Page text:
Tough Traveling: Necromancy

Tough Travelling

“Tough Traveling” is a weekly Thursday feature created by Nathan at Review Barn where participants make a new list each week based on The Tough Guide to Fantasyland by Diana Wynne Jones. This hilarious little book cheerfully pokes fun at the most prevalent tropes in fantasy. All are welcome to take part, and there is a link up over at his site.

NECROMANCY is, in Fantasyland, the art of raising the dead, and you need a specialized MAGIC USER to
do it.

NOTE: Spoilers!

Gulliver's Travels Necromancer – Gulliver’s Travels by Jonathan Swift

This classic satire was published in 1726, which just goes to show that necromancy is a pretty long-standing fantasy trope. The titular Gulliver encounters a necromancer who helps him communicate with the spirits of the dead in order to learn about the past(s) of several cultures. There’s also a bizarre little interlude where he eats a meal prepared by a famous dead chef.

 

 

 

 

The Awakening Chloe – The Awakening by Kelley Armstrong

Chloe is a 15-year old necromancer who struggles with controlling her powers. She was subjected to genetic experiments in utero by the nefarious Edison Group, who sought to augment the powers of supernatural creatures. As a result of the experiment, Chloe is incredibly powerful – and struggles to control her newly discovered gifts. They begin manifesting very suddenly, and there’s  a disturbing incident where she accidentally raises a corpse in her sleep.

 

 

 

Sabriel Sabriel – Sabriel by Garth Nix

Both good and evil necromancy is at work in Garth Nix’s Sabriel. The evil necromancers raise the dead and compel them to do their bidding, while the good necromancers seek to put them down. The Abhorsen is a magical position held by a necromancer who uses a bandolier of bells to put these risen dead to rest. Sabriel’s father is the Abhorsen, and she herself is a powerful necromancer. Nix’s spin on necromancy breathes new life into the trope, particularly with the use of bells as necromantic tools.

 

 

 

Making MoneyDr. Hix – Making Money by Terry Pratchett

Dr. Hix is a professor at Unseen University, where he is the Head of the Department of Post Moretm Connections. Which is not necromancy, because necromancy is officially banned in Ankh-Morpork. And he is not a necromancer! Those guys are plebes. Just ignore the fading letters “NEC..M” on his door. They’re obviously not related to necromancy in any way.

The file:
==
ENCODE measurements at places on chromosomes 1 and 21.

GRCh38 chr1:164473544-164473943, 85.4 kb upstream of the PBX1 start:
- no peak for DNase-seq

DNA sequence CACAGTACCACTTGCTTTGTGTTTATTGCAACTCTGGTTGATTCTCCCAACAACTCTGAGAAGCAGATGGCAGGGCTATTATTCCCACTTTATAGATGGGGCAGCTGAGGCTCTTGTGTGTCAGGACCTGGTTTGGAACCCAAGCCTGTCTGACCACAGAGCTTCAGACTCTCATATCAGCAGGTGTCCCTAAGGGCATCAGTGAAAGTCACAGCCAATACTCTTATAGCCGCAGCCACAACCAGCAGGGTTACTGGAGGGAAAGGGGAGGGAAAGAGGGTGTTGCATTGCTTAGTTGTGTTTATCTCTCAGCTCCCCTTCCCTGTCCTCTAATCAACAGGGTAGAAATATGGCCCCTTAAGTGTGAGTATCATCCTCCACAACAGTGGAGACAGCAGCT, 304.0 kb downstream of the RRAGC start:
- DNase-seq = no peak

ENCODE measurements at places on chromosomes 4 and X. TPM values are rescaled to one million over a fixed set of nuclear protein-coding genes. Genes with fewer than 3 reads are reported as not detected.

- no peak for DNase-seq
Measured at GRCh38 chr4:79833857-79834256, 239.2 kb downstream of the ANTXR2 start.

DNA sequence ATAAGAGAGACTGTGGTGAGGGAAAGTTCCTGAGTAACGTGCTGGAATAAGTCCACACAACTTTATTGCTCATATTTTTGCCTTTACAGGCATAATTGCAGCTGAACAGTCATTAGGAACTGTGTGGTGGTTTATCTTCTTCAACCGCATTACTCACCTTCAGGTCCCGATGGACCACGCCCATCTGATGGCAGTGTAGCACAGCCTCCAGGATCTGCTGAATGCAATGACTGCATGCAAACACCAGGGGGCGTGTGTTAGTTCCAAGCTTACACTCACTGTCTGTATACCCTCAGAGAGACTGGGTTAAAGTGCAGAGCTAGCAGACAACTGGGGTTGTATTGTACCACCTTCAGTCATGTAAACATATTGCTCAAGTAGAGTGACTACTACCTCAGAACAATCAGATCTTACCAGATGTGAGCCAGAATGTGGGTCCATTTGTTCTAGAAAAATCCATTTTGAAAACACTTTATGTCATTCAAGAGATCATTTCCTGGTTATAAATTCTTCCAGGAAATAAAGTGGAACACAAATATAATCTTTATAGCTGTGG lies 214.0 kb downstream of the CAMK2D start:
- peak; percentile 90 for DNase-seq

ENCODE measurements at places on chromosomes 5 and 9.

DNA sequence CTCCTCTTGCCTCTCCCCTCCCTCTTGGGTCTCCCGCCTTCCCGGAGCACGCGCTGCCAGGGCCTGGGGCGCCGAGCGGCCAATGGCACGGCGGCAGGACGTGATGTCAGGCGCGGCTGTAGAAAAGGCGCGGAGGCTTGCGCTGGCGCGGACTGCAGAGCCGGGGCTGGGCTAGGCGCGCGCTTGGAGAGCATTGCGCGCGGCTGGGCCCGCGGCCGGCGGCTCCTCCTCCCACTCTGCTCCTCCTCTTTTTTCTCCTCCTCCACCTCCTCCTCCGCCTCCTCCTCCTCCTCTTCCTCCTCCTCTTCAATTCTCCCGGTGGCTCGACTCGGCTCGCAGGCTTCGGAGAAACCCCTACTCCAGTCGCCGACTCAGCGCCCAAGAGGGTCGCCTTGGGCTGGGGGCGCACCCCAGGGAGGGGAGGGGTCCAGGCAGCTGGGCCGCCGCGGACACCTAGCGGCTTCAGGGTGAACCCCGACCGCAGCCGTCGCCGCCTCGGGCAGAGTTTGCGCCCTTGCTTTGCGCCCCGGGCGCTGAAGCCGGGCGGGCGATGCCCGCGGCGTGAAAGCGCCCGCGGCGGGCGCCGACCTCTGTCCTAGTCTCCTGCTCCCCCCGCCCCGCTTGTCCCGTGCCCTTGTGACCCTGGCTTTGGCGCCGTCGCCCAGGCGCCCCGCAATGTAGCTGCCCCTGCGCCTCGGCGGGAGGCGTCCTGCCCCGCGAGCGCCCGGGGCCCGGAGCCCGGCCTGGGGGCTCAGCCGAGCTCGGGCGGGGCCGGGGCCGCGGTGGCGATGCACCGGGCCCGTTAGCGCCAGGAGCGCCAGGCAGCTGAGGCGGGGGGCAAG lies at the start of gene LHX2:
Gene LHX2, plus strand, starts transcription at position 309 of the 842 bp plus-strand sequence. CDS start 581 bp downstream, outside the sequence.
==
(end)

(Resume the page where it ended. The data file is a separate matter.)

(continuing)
11 thoughts on “Tough Traveling: Necromancy

    1. Right? I never thought I’d be able to use required reading from class for one of these posts. The Abhorsen books are great, just a lot of fun! Plus, book 2 is about a librarian, so it’s unquestionably awesome! 😀

  1. ZOMG. I forgot about Sabriel too. And I just listened to it too (narrated by Tim Curry–it was AWESOME). I was kicking myself on someone else’s post for forgetting about The Darkest Powers when I had mentioned Jaime Vegas from Kelley Armstrong’s Women of the Otherworld series on yet another person’s post. *headdesk*

    1. Audiobooks are my newest vice. I *need* to get Clariel on audio when it comes out. I love Jaime! At one point in No Humans Involved she goes on this incredible diatribe about how awful working out is – that’s when I knew I loved her. I would read a book where she tutors Chloe in the art of Necromany…and gave her tips on how to manage a werewolf bf.

  2. Interesting, a very good blogging friend of mine has recommended I read the Garth Nix books and now they’re on your list. It’s like fate is trying to tell me something…..
    Will have to make a note!
    Lynn 😀

    1. Clearly fate is telling you to get to the bookstore and get on it! Seriously, those books are very cool and readable. Garth Nix is a great writer who writes some seriously bad-ass lady protagonists.

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